Thursday, 2 August 2012

Creating Scenes & Sequel Outlines

The scene and sequel is the smallest unit of a novel that contains all the elements necessary for a story. They contain emotion, action, dialogue, characters, conflict and setting. The scene is a physical story action (all about doing) while the sequel is a mental story action (all about thinking)

The scene is a reaction to a sequel while the sequel is a reaction to the scene. Dividing your novel into scenes will help you out when it comes to revising your novel because editing, cutting up and rearranging your novel will be that much easier. The scenes and sequels are meant to advance the plot and develop the characters.

Only the most critical characters appear in the scene and in each the setting is well developed so that at that particular moment the reader is in that place with the POV character. The POV character is the person who is going to be doing the acting or taking part in it. Do not clog a scene with a lot of backstory or flashbacks because it will slow down the pace of the story. Save it for the sequel.

The scene requires full Technicolor details and moment to moment progression so that the reader feels like what is happening is happening in real time or ‘live’. It should never be about telling, no gossip sessions here please. Scenes in the plot have four basic parts.

a)      What does the POV character want at the beginning of the scene.
b)      Create an obstacle/conflict that prevents them from reaching their goal
c)      Does the POV character reach their goal or not
d)      Get the goal or not get the goal – either way there’s a catch. Disaster strikes causing an unexpected and larger problem for the character

The scene will immediately be followed by a sequel. The sequel allows the reader and the POV character to collect himself and to deal with the disaster from the scene. Its purpose is to change a disaster into a goal. It creates a transition from the frantic feelings of action to the calm aspects of having made a decision. Here you can drop in some back-story to explain the character traits we saw shown in the scenes.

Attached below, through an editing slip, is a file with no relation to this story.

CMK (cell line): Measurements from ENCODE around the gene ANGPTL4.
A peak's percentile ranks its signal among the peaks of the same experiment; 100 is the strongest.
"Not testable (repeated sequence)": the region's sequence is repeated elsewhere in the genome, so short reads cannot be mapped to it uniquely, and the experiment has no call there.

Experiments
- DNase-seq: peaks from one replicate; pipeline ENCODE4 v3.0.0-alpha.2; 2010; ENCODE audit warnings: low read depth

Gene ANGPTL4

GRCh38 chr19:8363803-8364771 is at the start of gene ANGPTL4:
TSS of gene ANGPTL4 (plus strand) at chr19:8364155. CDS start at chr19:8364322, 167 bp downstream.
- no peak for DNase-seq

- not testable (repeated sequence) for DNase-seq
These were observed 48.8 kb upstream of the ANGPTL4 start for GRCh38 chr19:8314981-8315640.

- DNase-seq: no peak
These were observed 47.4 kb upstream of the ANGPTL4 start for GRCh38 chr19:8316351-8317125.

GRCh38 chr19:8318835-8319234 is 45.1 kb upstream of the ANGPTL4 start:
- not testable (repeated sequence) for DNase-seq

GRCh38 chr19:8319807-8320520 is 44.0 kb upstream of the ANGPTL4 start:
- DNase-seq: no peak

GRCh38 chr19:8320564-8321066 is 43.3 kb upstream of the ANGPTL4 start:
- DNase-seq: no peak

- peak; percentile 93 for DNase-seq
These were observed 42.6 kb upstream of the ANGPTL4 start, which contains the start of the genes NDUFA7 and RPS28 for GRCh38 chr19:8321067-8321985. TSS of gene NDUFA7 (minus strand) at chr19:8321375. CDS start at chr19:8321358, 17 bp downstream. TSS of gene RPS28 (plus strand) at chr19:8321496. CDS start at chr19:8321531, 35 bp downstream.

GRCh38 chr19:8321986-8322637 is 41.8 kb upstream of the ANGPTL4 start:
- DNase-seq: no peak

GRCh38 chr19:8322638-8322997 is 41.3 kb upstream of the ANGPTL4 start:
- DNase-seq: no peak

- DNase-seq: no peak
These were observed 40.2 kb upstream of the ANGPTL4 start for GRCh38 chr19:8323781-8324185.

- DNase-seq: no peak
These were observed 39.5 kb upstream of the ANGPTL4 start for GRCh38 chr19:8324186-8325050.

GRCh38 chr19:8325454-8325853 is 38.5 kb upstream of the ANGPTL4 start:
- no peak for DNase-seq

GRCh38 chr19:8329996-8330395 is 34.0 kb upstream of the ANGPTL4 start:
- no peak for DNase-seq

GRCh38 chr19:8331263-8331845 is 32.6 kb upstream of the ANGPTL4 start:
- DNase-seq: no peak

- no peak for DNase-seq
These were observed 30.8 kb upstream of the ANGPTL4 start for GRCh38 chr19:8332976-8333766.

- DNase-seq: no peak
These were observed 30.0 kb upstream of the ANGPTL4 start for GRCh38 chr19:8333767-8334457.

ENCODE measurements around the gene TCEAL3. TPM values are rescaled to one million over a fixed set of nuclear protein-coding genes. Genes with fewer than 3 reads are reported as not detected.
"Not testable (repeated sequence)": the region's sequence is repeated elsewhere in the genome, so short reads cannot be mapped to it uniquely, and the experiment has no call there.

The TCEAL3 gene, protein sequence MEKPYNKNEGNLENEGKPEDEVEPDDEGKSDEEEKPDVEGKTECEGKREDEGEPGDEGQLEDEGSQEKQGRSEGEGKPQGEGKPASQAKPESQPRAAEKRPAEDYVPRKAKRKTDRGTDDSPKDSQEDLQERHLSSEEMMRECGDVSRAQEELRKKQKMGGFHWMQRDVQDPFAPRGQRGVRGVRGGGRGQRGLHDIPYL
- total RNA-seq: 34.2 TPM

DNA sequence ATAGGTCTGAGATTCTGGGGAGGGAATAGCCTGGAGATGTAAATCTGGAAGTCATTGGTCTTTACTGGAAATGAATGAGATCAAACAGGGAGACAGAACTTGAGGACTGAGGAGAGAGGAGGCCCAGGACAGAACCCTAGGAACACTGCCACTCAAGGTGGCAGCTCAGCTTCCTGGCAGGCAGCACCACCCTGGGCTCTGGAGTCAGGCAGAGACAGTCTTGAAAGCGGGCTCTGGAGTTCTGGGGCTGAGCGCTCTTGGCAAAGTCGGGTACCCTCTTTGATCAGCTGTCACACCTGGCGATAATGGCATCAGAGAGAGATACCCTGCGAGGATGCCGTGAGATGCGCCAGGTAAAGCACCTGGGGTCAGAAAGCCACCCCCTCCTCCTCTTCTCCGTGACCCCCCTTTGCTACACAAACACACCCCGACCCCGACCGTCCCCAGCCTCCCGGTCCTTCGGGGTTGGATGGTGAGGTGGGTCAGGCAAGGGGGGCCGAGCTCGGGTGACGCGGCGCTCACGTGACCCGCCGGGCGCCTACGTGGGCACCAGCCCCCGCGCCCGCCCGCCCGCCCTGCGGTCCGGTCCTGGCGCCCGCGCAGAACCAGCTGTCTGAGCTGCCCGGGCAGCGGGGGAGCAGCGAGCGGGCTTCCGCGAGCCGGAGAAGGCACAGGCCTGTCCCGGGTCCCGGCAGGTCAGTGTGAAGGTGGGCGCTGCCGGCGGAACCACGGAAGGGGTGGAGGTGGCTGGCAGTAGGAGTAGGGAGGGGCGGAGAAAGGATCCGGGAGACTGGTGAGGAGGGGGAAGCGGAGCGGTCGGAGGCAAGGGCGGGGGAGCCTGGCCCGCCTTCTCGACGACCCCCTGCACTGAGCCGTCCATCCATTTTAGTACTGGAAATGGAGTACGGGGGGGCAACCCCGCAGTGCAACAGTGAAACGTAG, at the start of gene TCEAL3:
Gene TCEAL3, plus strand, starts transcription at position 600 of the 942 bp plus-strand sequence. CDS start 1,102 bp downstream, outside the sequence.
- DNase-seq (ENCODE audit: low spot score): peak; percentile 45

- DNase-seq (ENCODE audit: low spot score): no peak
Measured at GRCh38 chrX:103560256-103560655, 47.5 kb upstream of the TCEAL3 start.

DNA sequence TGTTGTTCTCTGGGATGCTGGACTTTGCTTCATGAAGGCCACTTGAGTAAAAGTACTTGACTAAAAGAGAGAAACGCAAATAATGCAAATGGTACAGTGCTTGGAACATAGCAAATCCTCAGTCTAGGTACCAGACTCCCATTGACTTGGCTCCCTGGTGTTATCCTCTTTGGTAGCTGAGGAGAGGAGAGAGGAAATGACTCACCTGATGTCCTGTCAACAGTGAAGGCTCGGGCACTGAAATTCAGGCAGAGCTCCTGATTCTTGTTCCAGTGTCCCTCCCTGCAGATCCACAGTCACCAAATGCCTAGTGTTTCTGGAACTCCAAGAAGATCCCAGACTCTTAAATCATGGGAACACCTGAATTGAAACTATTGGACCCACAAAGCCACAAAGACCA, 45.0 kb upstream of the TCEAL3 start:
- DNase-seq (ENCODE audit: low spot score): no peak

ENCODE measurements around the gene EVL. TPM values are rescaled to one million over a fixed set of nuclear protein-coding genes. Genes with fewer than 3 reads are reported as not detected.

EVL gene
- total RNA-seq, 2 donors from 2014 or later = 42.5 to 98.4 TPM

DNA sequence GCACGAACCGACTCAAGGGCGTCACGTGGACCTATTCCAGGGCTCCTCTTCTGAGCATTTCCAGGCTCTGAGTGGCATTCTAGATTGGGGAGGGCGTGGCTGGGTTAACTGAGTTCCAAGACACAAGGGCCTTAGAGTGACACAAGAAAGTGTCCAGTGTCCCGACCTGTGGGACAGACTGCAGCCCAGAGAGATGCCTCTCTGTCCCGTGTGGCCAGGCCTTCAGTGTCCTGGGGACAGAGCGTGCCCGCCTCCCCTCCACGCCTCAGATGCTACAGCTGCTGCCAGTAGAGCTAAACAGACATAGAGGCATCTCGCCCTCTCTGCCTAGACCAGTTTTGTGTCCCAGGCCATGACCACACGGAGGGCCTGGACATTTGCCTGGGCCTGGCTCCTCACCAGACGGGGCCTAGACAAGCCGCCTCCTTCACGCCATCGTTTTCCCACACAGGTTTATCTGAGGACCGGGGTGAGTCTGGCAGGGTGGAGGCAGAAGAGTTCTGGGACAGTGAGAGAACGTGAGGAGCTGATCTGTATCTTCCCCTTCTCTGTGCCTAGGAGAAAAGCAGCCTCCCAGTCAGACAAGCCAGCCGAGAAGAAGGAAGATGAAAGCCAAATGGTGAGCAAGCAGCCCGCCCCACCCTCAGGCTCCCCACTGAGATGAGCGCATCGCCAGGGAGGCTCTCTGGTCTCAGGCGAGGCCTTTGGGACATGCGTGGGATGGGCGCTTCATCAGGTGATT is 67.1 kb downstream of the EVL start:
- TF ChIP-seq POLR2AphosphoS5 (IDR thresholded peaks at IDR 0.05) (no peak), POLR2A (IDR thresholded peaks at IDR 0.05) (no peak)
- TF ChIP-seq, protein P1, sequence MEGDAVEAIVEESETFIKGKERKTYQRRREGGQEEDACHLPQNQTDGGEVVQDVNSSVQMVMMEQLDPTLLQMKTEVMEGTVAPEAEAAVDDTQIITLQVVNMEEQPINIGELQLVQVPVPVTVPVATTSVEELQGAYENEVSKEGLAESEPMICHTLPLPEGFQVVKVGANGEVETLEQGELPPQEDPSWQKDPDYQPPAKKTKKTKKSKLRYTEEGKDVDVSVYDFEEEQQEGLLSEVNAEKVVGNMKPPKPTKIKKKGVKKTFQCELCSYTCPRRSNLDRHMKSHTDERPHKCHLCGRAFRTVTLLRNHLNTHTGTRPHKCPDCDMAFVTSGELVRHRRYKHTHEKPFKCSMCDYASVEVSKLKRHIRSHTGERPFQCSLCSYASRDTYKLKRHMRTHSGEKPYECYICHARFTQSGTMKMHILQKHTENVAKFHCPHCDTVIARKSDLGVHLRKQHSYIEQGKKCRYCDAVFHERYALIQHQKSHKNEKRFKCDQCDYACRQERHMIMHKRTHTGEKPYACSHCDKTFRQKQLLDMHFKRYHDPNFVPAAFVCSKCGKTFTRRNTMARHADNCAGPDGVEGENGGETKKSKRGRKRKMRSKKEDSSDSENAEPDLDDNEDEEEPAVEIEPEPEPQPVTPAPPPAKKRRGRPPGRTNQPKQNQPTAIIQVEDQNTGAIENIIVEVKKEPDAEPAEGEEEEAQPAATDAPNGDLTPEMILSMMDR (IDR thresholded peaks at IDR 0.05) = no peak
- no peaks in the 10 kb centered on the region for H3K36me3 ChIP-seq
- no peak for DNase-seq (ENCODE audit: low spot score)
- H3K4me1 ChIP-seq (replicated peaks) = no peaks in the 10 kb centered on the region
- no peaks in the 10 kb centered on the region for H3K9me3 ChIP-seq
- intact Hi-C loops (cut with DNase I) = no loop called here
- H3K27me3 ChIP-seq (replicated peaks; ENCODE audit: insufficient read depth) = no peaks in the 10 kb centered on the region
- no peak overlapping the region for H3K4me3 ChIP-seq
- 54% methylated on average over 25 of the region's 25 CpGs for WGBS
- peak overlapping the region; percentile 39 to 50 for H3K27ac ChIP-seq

Though critical, the sequels are shorter than the scenes in genres that require a faster pace such as a thriller. It may even appear just at the beginning of a scene. In romance novels the sequels are much longer than the scenes. This is because the pace of a sequel is much slower and has a high amount of introspection. There are three basic parts of a sequel.

a)      The POV reaction to the disaster. Is he angry, shocked, happy or sad? This allows the reader to tap into the emotions of the scene. The character takes the time to regroup. Its all about sheer emotion.
b)      The POV character begins to worry over how they can solve the disaster because they cannot remain in this status quo. The character begins to go over his/her options though technically he/she has no good choices as they all have side effects. This stage is characterized by thoughts.
c)      A decision is made of how to deal with the issue at hand and immediately another scene is launched.

Scene – sequel – scene – sequel… the pattern goes till at the climax the worst disaster is dealt with and there are no more disaster. The story ends. Writing in scenes and sequels makes sure that you write action/reaction scenes that move at a better pace and are rational to the reader.

Not every scene needs a sequel though. If the character does not need to make a decision you don’t need a sequel. It is possible to put two scenes back to back especially in thrillers where introspection must be limited. Take for example in Scene 15, Ryder has just gotten rid of the faramtulas only to discover that they were guarding a Bergonof. The Bergonof roars. Scene 16 cannot start with Ryder thinking of ‘oh what a terrible terrible thing. This Berganof is really scary’. No! Dude needs to start running.   

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